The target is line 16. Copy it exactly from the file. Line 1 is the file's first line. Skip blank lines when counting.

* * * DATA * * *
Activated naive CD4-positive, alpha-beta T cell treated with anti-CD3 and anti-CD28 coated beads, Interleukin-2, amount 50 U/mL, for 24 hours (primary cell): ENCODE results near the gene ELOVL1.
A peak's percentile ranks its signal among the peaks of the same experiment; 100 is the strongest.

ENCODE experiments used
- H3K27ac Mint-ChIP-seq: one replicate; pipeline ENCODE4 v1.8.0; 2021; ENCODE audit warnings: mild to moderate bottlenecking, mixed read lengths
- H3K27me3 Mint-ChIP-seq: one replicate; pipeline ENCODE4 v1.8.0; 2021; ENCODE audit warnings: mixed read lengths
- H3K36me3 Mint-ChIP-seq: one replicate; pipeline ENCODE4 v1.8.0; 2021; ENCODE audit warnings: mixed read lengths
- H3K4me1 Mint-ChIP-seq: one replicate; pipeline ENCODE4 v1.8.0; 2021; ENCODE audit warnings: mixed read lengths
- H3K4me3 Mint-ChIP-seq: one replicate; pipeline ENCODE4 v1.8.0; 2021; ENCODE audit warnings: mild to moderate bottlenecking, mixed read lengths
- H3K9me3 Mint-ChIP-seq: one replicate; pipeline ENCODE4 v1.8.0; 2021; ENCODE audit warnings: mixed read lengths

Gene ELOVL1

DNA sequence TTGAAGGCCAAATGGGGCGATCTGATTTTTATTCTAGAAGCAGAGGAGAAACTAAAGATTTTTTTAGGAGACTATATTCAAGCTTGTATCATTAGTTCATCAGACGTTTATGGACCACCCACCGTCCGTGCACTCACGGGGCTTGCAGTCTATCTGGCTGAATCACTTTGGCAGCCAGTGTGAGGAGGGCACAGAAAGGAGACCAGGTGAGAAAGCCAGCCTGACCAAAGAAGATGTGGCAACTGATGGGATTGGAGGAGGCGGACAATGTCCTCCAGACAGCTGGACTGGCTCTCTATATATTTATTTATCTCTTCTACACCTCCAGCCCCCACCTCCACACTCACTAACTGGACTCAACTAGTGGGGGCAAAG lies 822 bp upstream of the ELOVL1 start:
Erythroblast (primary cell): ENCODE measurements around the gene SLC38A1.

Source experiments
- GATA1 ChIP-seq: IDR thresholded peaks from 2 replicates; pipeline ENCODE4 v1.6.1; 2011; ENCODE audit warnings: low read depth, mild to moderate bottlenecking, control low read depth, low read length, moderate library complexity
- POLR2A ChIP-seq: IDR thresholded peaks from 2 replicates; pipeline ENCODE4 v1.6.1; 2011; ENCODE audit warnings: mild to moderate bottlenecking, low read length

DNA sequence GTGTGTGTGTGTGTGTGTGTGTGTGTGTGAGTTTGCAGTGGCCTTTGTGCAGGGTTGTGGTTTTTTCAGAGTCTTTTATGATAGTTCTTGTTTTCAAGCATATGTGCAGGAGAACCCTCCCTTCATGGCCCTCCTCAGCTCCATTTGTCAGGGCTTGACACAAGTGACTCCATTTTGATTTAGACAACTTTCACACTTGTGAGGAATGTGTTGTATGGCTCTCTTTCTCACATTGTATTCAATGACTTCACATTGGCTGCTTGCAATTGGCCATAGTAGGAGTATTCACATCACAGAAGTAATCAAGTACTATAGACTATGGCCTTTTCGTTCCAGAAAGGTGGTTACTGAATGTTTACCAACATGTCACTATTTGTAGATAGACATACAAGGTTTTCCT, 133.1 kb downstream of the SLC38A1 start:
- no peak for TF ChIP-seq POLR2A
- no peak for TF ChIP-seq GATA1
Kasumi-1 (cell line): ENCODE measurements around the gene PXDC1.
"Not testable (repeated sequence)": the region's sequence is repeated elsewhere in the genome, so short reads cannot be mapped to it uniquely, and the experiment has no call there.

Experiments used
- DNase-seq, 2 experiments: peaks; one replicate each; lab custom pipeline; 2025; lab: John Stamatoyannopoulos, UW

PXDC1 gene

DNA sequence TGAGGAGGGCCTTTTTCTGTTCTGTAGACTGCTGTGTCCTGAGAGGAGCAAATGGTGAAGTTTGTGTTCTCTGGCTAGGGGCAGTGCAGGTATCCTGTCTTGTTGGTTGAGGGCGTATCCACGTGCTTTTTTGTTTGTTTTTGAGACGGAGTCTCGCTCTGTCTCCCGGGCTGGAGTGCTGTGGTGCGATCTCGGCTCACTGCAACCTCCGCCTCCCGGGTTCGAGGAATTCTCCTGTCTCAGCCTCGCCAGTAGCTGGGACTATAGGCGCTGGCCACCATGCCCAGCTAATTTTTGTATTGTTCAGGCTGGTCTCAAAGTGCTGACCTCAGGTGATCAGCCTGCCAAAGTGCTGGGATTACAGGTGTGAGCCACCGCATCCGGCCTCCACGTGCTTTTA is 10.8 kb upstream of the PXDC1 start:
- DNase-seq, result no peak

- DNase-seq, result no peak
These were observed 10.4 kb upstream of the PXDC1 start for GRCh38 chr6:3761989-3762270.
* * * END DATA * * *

DNA sequence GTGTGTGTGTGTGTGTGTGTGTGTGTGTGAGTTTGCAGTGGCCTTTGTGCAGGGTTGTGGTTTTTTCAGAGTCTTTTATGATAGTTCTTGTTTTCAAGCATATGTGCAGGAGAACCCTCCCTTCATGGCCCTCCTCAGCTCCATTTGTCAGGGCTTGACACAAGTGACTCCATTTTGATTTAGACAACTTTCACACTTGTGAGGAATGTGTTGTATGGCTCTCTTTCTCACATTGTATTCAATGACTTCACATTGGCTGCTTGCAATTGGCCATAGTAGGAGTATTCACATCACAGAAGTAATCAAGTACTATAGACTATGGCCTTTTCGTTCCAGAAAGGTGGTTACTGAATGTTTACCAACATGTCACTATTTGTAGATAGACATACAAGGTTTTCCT, 133.1 kb downstream of the SLC38A1 start: